Publication details

Simulating organ biomass variability and carbohydrate distribution in perennial fruit crops: a comparison between the common assimilate pool and phloem carbohydrate transport models

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Year of publication 2021
Type Article in Periodical
Magazine / Source IN SILICO PLANTS
MU Faculty or unit

Central European Institute of Technology

Keywords Carbohydrate allocation; carbohydrate transport; fruit variation; functional-structural plant model; GrapevineXL; phloem carbohydrate concentration; within-plant variation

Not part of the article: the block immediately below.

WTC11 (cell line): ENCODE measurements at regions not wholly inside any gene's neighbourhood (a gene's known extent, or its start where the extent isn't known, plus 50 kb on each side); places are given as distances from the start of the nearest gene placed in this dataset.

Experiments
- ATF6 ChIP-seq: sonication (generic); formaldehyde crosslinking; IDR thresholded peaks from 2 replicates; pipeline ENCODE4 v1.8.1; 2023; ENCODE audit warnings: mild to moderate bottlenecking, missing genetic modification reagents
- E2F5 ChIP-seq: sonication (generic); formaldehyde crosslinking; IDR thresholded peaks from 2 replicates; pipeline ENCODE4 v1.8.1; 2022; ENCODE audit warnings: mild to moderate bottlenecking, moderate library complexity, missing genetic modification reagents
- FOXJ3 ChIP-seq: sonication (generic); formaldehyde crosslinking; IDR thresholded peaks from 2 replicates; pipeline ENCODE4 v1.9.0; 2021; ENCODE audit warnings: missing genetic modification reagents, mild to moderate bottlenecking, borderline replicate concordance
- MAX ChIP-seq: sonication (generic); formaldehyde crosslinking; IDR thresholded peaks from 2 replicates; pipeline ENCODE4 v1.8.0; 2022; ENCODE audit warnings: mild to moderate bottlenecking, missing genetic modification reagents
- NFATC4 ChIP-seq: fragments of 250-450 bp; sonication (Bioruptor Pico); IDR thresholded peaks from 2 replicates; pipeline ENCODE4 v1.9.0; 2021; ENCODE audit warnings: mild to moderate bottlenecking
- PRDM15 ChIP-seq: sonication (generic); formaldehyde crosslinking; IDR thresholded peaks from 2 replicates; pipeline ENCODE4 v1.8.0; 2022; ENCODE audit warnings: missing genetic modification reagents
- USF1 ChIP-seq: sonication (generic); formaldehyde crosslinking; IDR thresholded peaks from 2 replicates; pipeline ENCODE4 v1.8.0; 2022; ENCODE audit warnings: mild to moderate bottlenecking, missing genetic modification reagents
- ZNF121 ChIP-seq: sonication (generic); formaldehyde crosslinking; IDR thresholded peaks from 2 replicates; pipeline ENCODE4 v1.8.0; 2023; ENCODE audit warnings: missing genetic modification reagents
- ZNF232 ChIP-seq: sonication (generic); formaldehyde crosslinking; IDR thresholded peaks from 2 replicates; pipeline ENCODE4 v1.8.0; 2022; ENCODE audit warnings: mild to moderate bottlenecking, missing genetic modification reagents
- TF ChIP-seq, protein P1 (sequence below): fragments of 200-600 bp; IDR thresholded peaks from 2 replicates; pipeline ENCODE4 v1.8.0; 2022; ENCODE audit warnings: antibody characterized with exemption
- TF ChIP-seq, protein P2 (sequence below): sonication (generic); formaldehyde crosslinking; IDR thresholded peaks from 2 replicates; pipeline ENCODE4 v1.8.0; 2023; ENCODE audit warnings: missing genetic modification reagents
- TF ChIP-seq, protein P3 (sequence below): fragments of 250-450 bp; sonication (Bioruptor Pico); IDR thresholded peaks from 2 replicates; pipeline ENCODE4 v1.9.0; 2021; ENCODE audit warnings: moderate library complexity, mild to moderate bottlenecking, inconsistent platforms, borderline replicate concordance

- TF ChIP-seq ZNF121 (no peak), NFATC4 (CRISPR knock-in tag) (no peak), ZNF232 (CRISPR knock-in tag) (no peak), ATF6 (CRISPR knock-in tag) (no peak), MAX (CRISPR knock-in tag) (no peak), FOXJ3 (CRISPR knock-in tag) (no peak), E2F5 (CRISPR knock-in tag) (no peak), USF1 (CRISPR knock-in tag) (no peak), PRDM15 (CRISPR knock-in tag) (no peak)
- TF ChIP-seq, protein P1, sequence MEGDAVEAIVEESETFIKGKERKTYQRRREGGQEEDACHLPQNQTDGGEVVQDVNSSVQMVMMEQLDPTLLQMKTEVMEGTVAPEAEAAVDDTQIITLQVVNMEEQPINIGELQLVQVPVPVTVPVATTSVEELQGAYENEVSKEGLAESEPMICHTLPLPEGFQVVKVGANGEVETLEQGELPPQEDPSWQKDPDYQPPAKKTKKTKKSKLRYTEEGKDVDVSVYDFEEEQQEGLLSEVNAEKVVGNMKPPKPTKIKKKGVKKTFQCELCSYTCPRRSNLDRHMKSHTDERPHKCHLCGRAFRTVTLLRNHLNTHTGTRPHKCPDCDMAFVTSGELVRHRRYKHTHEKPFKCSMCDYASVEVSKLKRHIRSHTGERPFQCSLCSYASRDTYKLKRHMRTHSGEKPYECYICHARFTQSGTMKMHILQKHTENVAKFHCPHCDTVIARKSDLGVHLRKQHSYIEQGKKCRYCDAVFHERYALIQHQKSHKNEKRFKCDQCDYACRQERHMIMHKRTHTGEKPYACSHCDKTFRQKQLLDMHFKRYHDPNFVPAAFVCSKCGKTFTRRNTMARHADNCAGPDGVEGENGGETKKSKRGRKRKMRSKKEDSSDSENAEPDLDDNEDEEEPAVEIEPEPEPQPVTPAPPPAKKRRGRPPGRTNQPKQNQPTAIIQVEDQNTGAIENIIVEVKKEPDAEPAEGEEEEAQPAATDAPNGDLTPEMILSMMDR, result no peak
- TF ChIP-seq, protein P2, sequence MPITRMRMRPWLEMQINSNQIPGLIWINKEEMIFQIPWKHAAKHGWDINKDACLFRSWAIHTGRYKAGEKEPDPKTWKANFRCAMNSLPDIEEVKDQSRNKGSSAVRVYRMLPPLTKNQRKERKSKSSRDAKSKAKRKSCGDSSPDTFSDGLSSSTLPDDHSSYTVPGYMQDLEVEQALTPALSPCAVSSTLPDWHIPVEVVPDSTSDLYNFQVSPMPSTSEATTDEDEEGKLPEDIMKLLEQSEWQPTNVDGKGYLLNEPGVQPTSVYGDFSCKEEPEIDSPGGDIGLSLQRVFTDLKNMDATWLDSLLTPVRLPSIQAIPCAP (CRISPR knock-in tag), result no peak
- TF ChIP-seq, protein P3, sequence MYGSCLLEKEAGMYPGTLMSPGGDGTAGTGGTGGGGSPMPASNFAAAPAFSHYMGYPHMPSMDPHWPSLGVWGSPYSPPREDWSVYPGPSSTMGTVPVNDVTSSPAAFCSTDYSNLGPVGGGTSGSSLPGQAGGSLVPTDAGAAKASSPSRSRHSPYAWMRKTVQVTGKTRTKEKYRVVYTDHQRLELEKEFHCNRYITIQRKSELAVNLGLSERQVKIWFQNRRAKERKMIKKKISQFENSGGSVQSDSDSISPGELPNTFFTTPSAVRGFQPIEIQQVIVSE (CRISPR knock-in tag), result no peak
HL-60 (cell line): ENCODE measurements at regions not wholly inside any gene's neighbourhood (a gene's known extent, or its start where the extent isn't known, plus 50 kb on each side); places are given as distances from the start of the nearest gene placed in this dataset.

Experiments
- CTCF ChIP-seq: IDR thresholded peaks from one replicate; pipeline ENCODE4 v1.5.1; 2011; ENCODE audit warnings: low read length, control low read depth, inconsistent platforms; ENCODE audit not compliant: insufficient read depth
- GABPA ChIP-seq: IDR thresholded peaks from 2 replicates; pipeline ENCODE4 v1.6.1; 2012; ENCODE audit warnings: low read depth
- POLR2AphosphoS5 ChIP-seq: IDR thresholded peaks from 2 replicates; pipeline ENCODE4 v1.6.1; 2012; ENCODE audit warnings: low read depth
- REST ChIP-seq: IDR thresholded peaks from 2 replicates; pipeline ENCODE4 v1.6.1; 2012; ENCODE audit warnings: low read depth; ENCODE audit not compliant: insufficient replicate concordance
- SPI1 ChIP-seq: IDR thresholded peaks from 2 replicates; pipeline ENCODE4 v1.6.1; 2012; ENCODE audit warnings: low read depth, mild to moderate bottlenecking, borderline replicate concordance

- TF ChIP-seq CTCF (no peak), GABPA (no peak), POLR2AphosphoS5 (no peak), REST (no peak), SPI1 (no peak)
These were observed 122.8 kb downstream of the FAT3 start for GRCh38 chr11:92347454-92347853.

Description Variability in fruit quality greatly impedes the profitability of an orchard. Modelling can help find the causes of quality variability. However, studies suggest that the common assimilate pool model is inadequate in terms of describing variability in organ biomass. The aim of the current study was to compare the performances of the common assimilate pool and phloem carbohydrate transport models in simulating phloem carbohydrate concentration and organ biomass variability within the whole-plant functional-structural grapevine (Vitis vinifera) model that we developed previously. A statistical approach was developed for calibrating the model with a detailed potted experiment that entails three levels of leaf area per vine during the fruit ripening period. Global sensitivity analysis illustrated that carbohydrate allocation changed with the amount of leaf area as well as the limiting factors for organ biomass development. Under a homogeneous canopy architecture where all grape bunches were equally close to the carbohydrate sources, the common assimilate pool and phloem transport models produced very similar results. However, under a heterogeneous canopy architecture with variable distance between bunches and carbohydrate sources, the coefficient of variation for fruit biomass rose from 0.01 to 0.17 as crop load increased. These results indicate that carbohydrate allocation to fruits is affected by both the size of crop load and fruit distribution, which is not adequately described by the common assimilate pool model. The new grapevine model can also simulate dynamic canopy growth and be adapted to help optimize canopy architecture and quality variability of other perennial fruit crops.
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